Diversity is not as often in the audience as I would expect, however, we are coming out in support of these programs. The change for me is in the colleagues I get to perform with. I’m glad to see more Black, Latinx and Asian American soloists singing with the choirs I get to play with. I enjoy looking into the orchestras and chorus and making eye contact with other people of color and receiving a warm smile.

Having grown up on the east coast, I took for granted the diversity I saw at every rehearsal and in every classroom, I sat in.  Now in my 40’s, I’m glad to the changes where I now live.

Retrace your steps

I’m back at writers’ block. I think it should be good for me to just start writing and then send it out into the world, but I don’t think there much to mention. All I want to do is watch the NBA Playoffs and listen to music. So I’ll tell you about that. Perhaps if I retrace my thoughts, I can send out something worth mentioning.

For work, I’m listening to a lot of Percy Grainger. The is something truly satisfying about his orchestration for both band and orchestra. It’s been fun unpacking his music with my students. Between Grainger and Anderson Paak, I can’t decide who’s music I have spent more time listening to the past month.

Anderson Paak was a students’ suggestions and I’m so glad he reminded me of the incredible musician. Check out the Tiny Desk Concert if you think I’m kidding.

More From Composition Game – Glass’ish

In August I posted a short composition I put together as part of a pilot program connecting me with an artist mentor. Somehow between then and now I didn’t get around to posting some of the other sketches. I mean to remedy that with this post.

A friend thought the minimalist gestures sounded a little like Philip Glass. I’ll take that, I like Glass…a lot.

Remembering a brass quintet recording – Drei Stücke

I was going through some files recently and came across an old program for a concert I played with a brass quintet. There were two big pieces on the program and both were pieces were obscure to me. The one I ended up looking for online was a piece by Stefan Hakenberg named Drei Stücke. Which translated means “Three Pieces” in german.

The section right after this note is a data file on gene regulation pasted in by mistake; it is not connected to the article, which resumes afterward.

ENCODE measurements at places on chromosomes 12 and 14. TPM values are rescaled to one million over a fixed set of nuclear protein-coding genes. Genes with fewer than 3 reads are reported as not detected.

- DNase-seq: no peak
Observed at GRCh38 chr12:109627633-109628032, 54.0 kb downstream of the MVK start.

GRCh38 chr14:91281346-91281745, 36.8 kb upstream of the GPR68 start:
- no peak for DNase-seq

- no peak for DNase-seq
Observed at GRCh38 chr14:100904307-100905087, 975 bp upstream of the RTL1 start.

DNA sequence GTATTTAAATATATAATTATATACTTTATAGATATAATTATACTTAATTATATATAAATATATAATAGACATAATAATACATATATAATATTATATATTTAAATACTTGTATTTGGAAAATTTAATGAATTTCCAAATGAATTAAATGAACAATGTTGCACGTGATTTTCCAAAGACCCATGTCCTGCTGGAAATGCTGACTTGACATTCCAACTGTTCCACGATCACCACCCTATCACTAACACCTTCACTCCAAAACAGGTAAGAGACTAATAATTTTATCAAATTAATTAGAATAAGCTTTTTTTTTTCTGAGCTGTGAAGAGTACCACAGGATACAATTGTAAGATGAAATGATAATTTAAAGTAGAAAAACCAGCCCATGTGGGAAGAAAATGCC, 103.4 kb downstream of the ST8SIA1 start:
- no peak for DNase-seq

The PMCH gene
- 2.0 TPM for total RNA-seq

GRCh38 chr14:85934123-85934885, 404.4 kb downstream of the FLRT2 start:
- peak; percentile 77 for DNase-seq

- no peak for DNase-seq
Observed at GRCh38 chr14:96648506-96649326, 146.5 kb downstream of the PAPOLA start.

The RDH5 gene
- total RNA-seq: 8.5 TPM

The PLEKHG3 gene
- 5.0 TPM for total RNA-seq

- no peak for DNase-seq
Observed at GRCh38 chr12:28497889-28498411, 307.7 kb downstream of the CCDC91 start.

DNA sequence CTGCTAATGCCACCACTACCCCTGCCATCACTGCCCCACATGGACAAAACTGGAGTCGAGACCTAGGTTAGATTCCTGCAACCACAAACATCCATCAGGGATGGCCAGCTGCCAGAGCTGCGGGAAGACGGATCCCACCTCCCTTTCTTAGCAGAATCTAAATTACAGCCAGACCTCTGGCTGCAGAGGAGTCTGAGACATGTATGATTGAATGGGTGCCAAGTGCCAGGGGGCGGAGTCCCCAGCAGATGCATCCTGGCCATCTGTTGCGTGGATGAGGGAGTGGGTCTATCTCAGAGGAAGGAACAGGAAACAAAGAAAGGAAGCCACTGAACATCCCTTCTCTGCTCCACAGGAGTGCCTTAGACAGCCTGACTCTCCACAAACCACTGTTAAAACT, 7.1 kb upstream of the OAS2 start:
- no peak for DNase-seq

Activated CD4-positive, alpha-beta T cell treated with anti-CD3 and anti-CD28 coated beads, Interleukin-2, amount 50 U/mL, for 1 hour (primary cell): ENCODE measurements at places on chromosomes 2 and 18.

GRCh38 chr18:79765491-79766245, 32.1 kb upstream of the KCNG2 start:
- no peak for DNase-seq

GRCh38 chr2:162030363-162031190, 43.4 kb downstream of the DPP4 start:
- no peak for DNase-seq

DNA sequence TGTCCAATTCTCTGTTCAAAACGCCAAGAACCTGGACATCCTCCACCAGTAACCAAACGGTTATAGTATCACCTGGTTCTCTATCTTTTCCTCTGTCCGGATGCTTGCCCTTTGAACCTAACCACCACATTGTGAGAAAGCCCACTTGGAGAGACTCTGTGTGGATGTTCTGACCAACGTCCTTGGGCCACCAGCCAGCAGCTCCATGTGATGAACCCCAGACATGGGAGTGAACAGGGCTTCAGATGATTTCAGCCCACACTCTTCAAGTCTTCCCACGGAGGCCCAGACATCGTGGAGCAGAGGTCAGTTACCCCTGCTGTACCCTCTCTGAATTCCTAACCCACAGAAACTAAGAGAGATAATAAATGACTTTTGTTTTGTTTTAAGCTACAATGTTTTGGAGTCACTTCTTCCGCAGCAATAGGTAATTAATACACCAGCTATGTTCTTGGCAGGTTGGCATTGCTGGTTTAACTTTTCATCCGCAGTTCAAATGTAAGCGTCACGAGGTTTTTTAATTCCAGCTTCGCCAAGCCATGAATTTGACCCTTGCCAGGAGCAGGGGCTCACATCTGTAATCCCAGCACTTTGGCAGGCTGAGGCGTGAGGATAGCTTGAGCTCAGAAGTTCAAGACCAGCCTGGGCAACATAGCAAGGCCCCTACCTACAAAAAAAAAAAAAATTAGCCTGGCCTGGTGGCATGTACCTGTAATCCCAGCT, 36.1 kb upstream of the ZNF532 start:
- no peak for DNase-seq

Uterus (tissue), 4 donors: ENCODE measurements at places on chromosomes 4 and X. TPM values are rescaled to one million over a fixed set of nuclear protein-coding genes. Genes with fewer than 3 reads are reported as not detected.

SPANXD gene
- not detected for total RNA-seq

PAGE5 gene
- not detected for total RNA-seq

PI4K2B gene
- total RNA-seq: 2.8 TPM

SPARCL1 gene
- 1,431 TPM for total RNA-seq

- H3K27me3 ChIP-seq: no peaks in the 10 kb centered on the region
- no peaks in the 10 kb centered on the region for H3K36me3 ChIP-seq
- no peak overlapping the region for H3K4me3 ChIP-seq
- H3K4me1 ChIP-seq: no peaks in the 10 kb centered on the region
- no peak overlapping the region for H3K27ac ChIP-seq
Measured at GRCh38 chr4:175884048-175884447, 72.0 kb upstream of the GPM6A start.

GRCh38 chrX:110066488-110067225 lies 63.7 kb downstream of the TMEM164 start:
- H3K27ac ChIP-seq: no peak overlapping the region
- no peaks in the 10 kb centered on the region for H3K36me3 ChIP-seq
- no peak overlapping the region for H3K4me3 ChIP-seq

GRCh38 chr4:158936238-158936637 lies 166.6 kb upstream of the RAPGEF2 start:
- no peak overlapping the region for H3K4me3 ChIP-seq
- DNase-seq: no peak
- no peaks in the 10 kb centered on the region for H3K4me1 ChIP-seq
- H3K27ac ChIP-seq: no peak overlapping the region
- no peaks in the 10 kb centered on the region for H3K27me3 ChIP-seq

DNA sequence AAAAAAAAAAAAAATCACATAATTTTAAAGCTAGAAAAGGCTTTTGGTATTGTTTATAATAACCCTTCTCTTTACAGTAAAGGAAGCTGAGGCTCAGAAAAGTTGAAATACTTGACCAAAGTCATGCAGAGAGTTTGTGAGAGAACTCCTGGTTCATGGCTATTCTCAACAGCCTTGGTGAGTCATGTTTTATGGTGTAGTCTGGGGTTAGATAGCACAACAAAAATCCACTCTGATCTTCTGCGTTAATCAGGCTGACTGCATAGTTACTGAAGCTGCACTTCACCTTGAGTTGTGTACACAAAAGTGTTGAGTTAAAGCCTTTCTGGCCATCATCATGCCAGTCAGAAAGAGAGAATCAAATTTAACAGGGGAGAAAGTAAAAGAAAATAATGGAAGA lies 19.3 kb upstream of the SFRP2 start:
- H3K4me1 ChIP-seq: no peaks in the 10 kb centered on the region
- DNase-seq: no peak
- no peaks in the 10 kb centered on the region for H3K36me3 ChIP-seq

I like this composer and I believe his music should reach more people. Below are recordings of Drei Stücke from a recording done in Seattle with me and Matthew Swihart on trumpets, David McBride on horn, Greg Powers on trombone and Mike Woolf on the tuba.

The Composition Game

I was recently asked to participate in a pilot program connecting me with an artist of the same discipline to work with me and coach me achieve an important next step in my career. My peer mentor and I talked about using music composition as a way of stretching out to meet some artistic goals. The other goal was to get me to work around my writer’s block.

The game was to set aside an hour every day for the month of July to compose and explore ideas. There is no restriction about what I need to write, nor barriers to whom I was writing music for. The only stipulation was to set aside time to write music. By the end of the month, I would share with my coach about my process and some of the work created.

There was no stipulation that I would share any of this work publically, but I guess I need to put something out into the world. In any case here is one of the drafts I came up with. (forgive the MIDI sounds) This piece could still be orchestrated for any number of ensembles.

All of the pieces I started during this game used a 12 tone matrix. I gave myself this obstacle as a structure to help foster ideas.